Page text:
Where Do Chestnuts Grow?

After blight decimated the American chestnut (Castanea dentata) population, chestnut growers spent decades developing blight-resistant hybrids by crossing American chestnuts with blight-resistant Chinese or Japanese varieties (Castanea mollissima, Castanea sativa). Some of results of those efforts now grow in commercial orchards and backyards across USDA plant hardiness zones 4 through 9. Finding one for your zone is easy; finding a site where it can flourish is trickier.


Chestnut Trees and Cold

Chestnut trees’ potential growing range covers a significant amount of real estate, from southern New England west to southern Michigan and south to north Florida and east Texas. That’s their potential range, because they produce nuts only where their growing season includes at least 100 frost-free days. They survive down to minus 20°F (-28.9°C) in winter, but a surprise early or late freeze can cause them serious harm.

The Planting Site

Your planting site should be large enough for at least two mature chestnut trees spaced 35 to 40 feet apart. It also needs sufficient spring wind to caryy pollen between the trees. Well draining soil with a pH in the 5.0 to 7.0 range is another must. Sandy loam is ideal; avoid clay or any soil that stays wet for extended periods.

Expert gardener’s tips:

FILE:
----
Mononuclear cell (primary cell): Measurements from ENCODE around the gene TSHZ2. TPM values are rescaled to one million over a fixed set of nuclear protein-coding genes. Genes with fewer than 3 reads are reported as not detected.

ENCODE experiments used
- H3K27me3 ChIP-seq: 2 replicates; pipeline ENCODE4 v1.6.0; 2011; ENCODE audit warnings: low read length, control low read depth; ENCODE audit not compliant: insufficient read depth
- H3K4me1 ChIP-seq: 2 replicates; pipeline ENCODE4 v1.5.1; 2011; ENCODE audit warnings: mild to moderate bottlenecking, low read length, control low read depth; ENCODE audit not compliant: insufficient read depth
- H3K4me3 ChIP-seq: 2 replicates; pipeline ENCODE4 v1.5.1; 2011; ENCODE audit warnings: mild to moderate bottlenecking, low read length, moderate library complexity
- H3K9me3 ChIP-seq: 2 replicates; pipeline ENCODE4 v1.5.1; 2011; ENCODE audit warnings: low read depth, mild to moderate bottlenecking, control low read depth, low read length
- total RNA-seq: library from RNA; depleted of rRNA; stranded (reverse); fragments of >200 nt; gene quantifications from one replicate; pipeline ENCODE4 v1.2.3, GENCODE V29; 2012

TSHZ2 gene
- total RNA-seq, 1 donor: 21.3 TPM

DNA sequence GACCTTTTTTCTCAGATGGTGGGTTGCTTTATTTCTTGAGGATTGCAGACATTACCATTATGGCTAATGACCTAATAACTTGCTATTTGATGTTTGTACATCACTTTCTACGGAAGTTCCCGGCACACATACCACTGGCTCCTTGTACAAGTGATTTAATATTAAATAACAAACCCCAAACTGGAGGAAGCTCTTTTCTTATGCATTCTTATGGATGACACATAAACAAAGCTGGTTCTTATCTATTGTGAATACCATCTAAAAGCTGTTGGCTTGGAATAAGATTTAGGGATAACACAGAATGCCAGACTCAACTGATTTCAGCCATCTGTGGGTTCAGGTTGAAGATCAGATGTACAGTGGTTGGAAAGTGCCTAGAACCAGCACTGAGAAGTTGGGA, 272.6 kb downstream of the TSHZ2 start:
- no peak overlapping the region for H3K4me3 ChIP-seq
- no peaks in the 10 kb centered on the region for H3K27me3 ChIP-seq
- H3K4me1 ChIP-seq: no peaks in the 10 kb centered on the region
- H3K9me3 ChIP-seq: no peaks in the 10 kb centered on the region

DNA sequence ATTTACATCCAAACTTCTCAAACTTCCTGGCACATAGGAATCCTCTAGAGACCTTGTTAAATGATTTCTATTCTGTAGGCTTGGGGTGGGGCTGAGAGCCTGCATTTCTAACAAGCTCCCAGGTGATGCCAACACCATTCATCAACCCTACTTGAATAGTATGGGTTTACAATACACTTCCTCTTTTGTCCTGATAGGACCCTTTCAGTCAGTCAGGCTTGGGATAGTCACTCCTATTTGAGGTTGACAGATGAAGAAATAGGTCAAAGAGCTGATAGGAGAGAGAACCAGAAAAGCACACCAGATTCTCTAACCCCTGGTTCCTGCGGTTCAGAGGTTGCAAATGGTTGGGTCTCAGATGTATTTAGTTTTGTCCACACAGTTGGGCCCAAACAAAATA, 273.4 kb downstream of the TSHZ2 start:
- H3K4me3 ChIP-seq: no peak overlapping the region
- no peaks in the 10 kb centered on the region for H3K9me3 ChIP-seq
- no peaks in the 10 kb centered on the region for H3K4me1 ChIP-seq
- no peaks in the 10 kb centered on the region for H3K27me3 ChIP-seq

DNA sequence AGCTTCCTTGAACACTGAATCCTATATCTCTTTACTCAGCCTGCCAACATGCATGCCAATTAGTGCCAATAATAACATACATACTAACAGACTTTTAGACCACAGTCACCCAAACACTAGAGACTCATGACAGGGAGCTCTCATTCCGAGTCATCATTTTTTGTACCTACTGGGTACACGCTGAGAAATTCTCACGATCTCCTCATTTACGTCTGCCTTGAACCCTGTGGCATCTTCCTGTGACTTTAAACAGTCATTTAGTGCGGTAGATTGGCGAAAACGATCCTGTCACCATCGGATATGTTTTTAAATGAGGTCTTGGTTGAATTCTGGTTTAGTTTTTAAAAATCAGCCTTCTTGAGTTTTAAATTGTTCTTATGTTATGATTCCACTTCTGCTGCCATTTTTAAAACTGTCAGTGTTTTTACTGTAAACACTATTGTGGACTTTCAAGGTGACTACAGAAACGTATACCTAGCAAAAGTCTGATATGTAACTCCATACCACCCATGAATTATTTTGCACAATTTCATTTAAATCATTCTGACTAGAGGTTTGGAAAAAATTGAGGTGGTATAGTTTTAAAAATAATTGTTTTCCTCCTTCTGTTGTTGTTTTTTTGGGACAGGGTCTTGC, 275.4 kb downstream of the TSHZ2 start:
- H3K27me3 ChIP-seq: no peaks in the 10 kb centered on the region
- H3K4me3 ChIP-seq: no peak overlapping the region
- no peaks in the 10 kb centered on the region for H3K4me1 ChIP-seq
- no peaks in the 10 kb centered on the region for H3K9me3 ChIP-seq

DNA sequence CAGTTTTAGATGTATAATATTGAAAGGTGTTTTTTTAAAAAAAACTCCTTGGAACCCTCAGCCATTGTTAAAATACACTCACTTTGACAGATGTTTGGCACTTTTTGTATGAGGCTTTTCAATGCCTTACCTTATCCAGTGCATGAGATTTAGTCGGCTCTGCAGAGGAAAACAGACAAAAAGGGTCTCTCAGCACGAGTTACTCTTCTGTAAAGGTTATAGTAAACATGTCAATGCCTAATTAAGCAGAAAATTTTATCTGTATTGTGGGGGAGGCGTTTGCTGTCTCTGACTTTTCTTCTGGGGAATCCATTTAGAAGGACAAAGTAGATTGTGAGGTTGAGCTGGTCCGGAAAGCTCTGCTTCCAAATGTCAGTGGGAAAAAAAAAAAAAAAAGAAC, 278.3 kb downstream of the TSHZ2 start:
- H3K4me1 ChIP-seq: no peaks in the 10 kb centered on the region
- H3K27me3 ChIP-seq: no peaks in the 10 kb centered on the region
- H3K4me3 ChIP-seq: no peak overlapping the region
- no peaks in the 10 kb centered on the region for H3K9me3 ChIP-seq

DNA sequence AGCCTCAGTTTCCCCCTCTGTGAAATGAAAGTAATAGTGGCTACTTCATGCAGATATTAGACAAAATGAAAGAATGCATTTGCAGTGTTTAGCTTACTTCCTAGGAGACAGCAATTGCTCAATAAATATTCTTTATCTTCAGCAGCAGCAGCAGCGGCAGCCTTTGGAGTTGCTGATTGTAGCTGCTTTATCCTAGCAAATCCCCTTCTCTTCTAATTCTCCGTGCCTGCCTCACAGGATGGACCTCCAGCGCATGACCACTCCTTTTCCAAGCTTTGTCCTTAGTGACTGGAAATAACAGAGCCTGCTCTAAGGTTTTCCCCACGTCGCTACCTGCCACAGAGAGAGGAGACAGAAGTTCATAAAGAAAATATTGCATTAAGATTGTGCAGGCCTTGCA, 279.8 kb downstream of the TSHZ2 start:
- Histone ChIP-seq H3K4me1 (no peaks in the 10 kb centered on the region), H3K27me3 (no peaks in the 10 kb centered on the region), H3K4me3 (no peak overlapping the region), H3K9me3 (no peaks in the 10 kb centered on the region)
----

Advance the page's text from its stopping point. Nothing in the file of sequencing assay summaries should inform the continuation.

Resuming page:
• To protect orchard chestnuts from unexpected cold snaps, plant them on slopes where cold air and frost are less likely to settle.
  • Home garden chestnuts do best on the south side of a structure where they’ll get maximum winter sun exposure and protection from icy northern winds.

What Chestnuts are Best for Home Gardeners?

Most experts recommend growing grafted chestnut trees instead of seedlings. Make sure the varieties you choose are compatible cross-pollinators. Otherwise, you’ll end up with extremely handsome shade trees but no nuts!

‘Dunstan,’ the most widely cultivated hybrid, grows more than 50 feet tall. Hardy to USDA zone 4, it fruits best when pollinated by another ‘Dunstan’ (two or three others are even better.)

‘Colossal’ reaches up to 35 feet high and wide. Noted for its large, sweet nuts, it grows in USDA zones 4 through 8. ‘Colossal’ cross-pollinates successfully with ‘Auburn Homestead’ or ‘Eaton’ hybrids.

A Chestnut for Small Spaces

Even if your space is limited, homegrown chestnuts can be yours with pair of a shrub-sized chinquapin trees (Castanea pumila). Standing just 6 to 12 feet tall, shade-tolerant chinquapins are suitable for USDA zones 5 through 9. For heaviest cross-pollination, space them 10 feet apart.

Text: Garden.eco